Recently, there have been studies on regional adaptation and validation of ADHD diagnostic criteria based on DSM-5 in different regions of world to suit their cultural context.[9],[10] One such tool has been validated in Japanese populations for the age group of ≥17 years and they have concluded that the tool has acceptable psychometric properties. Another tool has been developed in Egypt among school-aged children (6–14 years) to find out the prevalence of ADHD.[10] Although the psychometric properties of these tools are comparable with the current tool, the advantages of the current tool are its applicability in the pediatric population and a scoring system to grade the severity of ADHD. The psychometric properties of the current tool are also in consonance with existing tools such as Conners, SNAP-IV and ADHD rating scale-IV [15] [Table 4].
Table 4: Comparison of psychometric properties of various commonly used ADHD rating scales

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The strengths of the present study is a robust design for development of a new diagnostic tool for ADHD suitable for Indian cultural context based on current gold standard DSM-5 covering a wider age group with acceptable psychometric properties (6–18 years) and development of severity score, which can aid in prognostication, the formulation of treatment plans and in the design of intervention trials.

Limitations of the study include a limited sample size and a possible referral bias, the current center being a tertiary care referral teaching hospital. This opens up avenues for future research in the form of testing the current tool in the community settings.

To conclude, ADHD is associated with impaired academics, dysfunctional peer relationships and school dropouts.[4],[16],[17],[18] The positive aspect is that symptoms in ADHD are significantly treatable and modifiable with behavioural and pharmacotherapy. Thus, the need of the hour is a diagnostic tool based on latest global criteria that can go a long way in diagnosing and initiating appropriate treatment in ADHD across various sociocultural settings.

Financial support and sponsorship


Conflicts of interest

There are no conflicts of interest.

 » References Top

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Srinath S, Girimaji SC, Gururaj G, Seshadri S, Subbakrishna DK, Bhola P, et al. Epidemiological study of child and adolescent psychiatric disorders in urban and rural areas of Bangalore. Indian J Med Res 2005;122:67-79.  Back to cited text no. 2
World Health Organization (WHO). The ICD-10 Classification of Mental and Behavioral Disorders: Diagnostic Criteria for Research. Geneva: WHO; 1993.  Back to cited text no. 3
American Psychiatric Association (APA). Diagnostic and Statistical Manual of Mental Disorders. 4th ed. text rev. DSM-IV-TR. Washington, DC: American Psychiatric Association; 2000.  Back to cited text no. 4
Barkley RA. Psychosocial treatments for attention-deficit/hyperactivity disorder in children. J Clin Psychiatry 2002;63:36-43.  Back to cited text no. 5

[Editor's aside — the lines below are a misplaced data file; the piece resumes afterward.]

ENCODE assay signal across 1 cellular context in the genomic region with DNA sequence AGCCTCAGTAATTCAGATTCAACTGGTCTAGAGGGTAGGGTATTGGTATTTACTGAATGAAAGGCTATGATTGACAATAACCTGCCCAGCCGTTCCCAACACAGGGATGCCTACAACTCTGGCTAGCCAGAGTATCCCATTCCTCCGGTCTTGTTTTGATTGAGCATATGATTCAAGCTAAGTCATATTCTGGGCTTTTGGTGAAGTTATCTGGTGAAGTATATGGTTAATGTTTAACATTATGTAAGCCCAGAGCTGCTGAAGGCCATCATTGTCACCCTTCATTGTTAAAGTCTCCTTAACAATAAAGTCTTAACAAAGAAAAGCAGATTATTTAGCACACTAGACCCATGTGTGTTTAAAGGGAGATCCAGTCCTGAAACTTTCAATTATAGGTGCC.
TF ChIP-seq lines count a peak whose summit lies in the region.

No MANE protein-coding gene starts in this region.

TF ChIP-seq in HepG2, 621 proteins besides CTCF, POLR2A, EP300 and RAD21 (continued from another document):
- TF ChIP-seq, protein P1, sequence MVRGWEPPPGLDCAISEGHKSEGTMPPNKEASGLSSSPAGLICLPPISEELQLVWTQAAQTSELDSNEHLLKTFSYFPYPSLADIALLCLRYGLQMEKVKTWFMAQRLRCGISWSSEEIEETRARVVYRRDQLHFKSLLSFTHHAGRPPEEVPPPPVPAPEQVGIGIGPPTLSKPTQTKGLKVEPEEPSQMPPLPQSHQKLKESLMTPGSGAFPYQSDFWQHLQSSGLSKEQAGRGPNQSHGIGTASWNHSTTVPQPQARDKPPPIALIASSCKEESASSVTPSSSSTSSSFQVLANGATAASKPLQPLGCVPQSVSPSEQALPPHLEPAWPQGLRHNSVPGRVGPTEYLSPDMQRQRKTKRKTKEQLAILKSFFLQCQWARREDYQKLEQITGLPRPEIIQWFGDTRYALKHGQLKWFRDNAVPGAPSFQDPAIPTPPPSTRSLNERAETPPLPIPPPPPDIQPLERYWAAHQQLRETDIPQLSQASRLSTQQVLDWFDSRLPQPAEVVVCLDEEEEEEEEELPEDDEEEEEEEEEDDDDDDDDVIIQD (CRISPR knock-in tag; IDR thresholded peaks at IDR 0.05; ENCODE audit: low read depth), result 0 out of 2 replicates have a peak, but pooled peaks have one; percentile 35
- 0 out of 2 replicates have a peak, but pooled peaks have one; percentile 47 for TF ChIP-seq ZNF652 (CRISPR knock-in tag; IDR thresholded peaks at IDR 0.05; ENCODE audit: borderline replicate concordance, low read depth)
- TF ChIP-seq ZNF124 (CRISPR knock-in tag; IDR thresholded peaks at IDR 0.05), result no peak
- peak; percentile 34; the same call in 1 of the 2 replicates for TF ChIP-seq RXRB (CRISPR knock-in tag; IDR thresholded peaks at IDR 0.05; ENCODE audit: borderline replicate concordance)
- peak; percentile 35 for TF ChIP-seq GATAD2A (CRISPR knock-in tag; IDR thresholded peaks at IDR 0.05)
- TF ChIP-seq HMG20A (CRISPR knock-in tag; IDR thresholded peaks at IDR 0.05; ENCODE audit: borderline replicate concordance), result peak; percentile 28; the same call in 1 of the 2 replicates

Levy F, Hay DA, McStephen M, Wood C, Waldman I. Attention-deficit hyperactivity disorder: A category or a continuum? Genetic analysis of a large-scale twin study. J Am Acad Child Adolesc Psychiatry 1997;36:737-44.  Back to cited text no. 6
Mukherjee S, Aneja S, Russell PS, Gulati S, Deshmukh V, Sagar R, et al. INCLEN diagnostic tool for attention deficit hyperactivity disorder (INDT-ADHD): Development and validation. Indian Pediatr 2014;51:457-62.  Back to cited text no. 7
Desai S, Dubey A, Joshi BL, Sen M, Shariff A, Vanneman R. India Human Development in India: Challenges for a Society in Transition. New Delhi: Oxford University Press; 2010. p. 234.  Back to cited text no. 8
Takeda T, Tsuji Y, Uwatoko T, Kurita H. Reliability and validity of ADHD diagnostic criteria in the assessment system for individuals with ADHD (ASIA): A Japanese semi-structured diagnostic interview. BMC Psychiatry 2015;15:130.  Back to cited text no. 9
Aboul-Ata MA, Amin FA. The prevalence of ADHD in Fayoum City (Egypt) among school-age children: Depending on a DSM-5-based rating scale. J Atten Disord 2018;22:127-33. doi: 10.1177/1087054715576917.  Back to cited text no. 10
Epstein JN, Loren RE. Changes in the definition of ADHD in DSM-5: Subtle but important. Neuropsychiatry (London) 2013;3:455-8.  Back to cited text no. 11
Subcommittee on Attention-Deficit/Hyperactivity Disorder; Steering Committee on Quality Improvement and Management, Wolraich M, Brown L, Brown RT, DuPaul G, Earls M, et al. ADHD: Clinical practice guideline for the diagnosis, evaluation, and treatment of attention-deficit/hyperactivity disorder in children and adolescents. Pediatrics 2011;128:1007-22.  Back to cited text no. 12
Malin AJ. Manual for Malin's Intelligence Scale for Indian Children (MISIC). Lucknow: Indian Psychological Corporation; 1969.  Back to cited text no. 13
Conners CK. Conners' Rating Scales. 3rd ed. North Tonawanda: NY Multi-Health Systems; 2008.  Back to cited text no. 14
Collett BR, Ohan JL, Myers KM. Ten-year review of rating scales. V: Scales assessing attention-deficit/hyperactivity disorder. J Am Acad Child Adolesc Psychiatry 2003;42:1015-37.  Back to cited text no. 15
Diagnostic and Statistical Manual of Mental Disorders, 5th ed. (DSM-5). Washington, DC: American Psychiatric Association, 2013.  Back to cited text no. 16
Loe IM, Feldman HM. Academic and educational outcomes of children with ADHD. Ambul Pediatr 2007;7:82-90.  Back to cited text no. 17
Molina BS, Hinshaw SP, Swanson JM, Arnold LE, Vitiello B, Jensen PS, et al. The MTA at 8 years: Prospective follow-up of children treated for combined type ADHD in a multisite study. J Am Acad Child Adolesc Psychiatry 2009;48:484-500.  Back to cited text no. 18


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  [Table 1], [Table 2], [Table 3], [Table 4]